Putative IRB comprised 18 and 10% of all sequences recovered from the sulfate-free culture FhL and FPL, respectively, and were most abundant (44%) in the sulfate-amended culture FhLS. It is not clear why the addition of sulfate favored the growth of IRB in this case, but it is possible that sulfur compounds served as electron shuttles for these bacteria. The release of comparable amounts of dissolved iron (Fig 4A) together with the dominance of IRB in FhL and FhLS (Fig 7) indicated that dissimilatory iron reduction in this condition was at least as important as abiotic reduction with sulfide. The obligate iron-reducing Geothrix was the most abundant IRB detected in FhLS (28%) and was also present in lower abundances (> 3%) in FhL and FPL. Geobacter were also detected in these cultures, but in much lower abundances (< 1%). The fermentative bacteria Pelosinus, which has commonly been found to dominate electron acceptor-limited enrichments with lactate as the main carbon source and electron donor [80,81], and Rhodoferax constituted most of the remaining IRB sequences in these cultures. These results suggest that the nature of the iron substrate, e.g. insoluble minerals, determined the diversity of the IRB community. Whereas transfer of electrons to ferric iron by Geobacter spp. requires direct contact with the cell [82,83] or with nanowires [84], iron reduction by Geothrix spp. or fermentative bacteria such as Pelosinus and Rhodoferax may be mediated by soluble electron carriers or enzymes [85,86]. Moreover, facultative iron reducers obtain most of their energy from fermentation of organic substrates, utilizing iron only as a sink for extra electrons [87]. These metabolic differences may also explain why Geobacter constitute only a fraction of total IRB in the Lake Pavin water column (Fig 3A) where their habitat is likely limited to the ferric iron particulate surfaces.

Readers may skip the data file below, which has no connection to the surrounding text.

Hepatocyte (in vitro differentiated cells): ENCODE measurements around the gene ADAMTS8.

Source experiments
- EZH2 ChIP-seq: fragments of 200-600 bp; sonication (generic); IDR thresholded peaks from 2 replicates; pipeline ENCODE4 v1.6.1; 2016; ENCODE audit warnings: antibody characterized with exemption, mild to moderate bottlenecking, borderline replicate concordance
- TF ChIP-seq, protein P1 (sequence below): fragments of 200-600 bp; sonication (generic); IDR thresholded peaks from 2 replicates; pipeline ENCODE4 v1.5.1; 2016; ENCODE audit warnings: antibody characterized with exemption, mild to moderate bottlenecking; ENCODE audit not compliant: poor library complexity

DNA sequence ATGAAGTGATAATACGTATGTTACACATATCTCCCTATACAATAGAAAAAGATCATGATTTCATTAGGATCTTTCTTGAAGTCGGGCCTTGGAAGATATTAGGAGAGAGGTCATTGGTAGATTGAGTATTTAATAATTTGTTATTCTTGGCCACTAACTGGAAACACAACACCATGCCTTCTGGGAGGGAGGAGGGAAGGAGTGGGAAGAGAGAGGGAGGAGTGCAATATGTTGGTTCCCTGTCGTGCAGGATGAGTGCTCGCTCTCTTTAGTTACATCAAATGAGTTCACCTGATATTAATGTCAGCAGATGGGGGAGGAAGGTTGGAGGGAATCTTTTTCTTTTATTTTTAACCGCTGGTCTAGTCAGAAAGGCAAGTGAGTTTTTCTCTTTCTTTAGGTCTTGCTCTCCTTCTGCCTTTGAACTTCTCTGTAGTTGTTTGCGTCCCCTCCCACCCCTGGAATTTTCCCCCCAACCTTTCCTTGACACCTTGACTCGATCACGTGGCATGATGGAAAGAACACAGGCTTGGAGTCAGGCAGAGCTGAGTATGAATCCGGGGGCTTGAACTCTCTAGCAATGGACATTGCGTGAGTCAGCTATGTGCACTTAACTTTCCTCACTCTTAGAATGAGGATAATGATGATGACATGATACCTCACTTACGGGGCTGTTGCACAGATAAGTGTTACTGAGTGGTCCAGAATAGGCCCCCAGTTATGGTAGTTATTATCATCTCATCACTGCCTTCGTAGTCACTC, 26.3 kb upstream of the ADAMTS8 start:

Overall, some of the putative IRB and SRB identified in the Lake Pavin water column were successfully enriched on representative Fe compounds both with and without sulfate suggesting that these bacteria are indeed active in situ. It also appears that different Fe(III) mineral phases favored the growth of distinct bacterial communities either directly or indirectly (possibly by limiting phosphate availability), and that mineral products depended largely on the initial Fe(III) phase added. Since the mineralogy of enrichments amended with FP evolved in the same way as observed in the lake water column (FP reduction to vivianite and mackinawite) they may serve as model systems for understanding the mechanisms of Fe and S cycling operating in the lake. In our experiments, vivianite precipitated from PO43- and Fe2+ released either from microbial reduction of Fe(III)-phosphate or from FP reaction with biogenic sulfide. These data support the hypothesis that microbial iron- and sulfur-reducing processes contribute to vivianite formation in situ [36].